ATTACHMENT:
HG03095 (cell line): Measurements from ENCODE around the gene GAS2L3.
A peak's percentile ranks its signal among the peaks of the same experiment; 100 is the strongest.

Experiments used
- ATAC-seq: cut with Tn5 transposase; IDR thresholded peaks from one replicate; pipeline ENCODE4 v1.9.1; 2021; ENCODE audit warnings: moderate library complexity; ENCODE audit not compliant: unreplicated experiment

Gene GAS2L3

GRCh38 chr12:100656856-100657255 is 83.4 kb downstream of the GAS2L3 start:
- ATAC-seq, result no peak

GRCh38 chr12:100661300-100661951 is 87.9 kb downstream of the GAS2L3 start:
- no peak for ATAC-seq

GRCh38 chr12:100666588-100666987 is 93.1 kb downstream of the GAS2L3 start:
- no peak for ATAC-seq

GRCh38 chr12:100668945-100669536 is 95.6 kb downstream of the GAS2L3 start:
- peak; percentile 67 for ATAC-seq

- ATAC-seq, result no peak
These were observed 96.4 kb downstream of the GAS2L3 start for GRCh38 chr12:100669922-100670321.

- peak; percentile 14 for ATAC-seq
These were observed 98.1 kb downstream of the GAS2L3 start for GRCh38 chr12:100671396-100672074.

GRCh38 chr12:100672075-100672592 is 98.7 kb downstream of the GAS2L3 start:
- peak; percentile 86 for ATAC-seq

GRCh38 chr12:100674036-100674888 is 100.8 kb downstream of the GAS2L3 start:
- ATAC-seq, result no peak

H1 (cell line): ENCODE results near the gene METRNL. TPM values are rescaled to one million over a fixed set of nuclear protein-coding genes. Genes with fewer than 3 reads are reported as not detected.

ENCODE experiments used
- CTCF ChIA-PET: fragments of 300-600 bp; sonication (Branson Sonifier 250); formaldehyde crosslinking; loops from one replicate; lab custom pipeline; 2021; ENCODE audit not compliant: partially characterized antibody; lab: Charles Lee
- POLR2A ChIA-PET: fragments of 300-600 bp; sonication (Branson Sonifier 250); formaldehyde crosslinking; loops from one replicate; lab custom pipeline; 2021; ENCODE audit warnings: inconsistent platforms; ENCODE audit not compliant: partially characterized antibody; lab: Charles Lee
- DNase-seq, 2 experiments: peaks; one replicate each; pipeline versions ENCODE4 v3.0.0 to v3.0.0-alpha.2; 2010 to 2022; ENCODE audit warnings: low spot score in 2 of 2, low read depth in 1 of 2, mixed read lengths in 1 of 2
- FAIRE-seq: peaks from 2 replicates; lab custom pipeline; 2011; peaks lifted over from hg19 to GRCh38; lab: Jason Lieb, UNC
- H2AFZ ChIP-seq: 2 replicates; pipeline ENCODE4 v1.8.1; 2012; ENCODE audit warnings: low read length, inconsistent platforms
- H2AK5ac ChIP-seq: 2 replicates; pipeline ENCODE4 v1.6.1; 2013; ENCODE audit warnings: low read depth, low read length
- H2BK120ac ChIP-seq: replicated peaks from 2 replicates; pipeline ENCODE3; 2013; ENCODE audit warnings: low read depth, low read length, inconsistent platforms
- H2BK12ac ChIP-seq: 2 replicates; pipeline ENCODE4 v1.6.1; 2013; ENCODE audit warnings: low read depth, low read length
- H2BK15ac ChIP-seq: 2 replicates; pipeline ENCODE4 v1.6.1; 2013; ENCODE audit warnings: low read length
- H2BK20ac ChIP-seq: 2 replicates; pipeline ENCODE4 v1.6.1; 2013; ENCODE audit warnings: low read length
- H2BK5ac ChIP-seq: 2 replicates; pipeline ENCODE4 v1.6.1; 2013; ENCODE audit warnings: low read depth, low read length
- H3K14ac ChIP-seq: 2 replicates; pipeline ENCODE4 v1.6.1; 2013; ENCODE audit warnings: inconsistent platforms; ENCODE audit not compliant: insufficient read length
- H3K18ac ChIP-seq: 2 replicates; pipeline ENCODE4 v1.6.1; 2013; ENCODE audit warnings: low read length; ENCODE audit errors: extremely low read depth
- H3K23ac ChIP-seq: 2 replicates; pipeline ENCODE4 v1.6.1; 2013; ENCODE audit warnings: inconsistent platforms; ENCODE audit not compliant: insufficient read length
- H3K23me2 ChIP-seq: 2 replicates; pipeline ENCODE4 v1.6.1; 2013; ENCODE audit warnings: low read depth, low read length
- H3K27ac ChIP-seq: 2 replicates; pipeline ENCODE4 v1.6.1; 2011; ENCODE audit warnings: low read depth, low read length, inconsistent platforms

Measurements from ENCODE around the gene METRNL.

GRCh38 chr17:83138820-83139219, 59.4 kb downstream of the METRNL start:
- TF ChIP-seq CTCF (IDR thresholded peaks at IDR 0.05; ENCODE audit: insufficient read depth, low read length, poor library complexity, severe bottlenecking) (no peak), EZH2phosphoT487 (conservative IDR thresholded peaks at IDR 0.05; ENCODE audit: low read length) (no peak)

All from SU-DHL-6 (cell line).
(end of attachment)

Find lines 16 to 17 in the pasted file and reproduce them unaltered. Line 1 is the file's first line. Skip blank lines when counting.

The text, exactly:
- peak; percentile 14 for ATAC-seq
These were observed 98.1 kb downstream of the GAS2L3 start for GRCh38 chr12:100671396-100672074.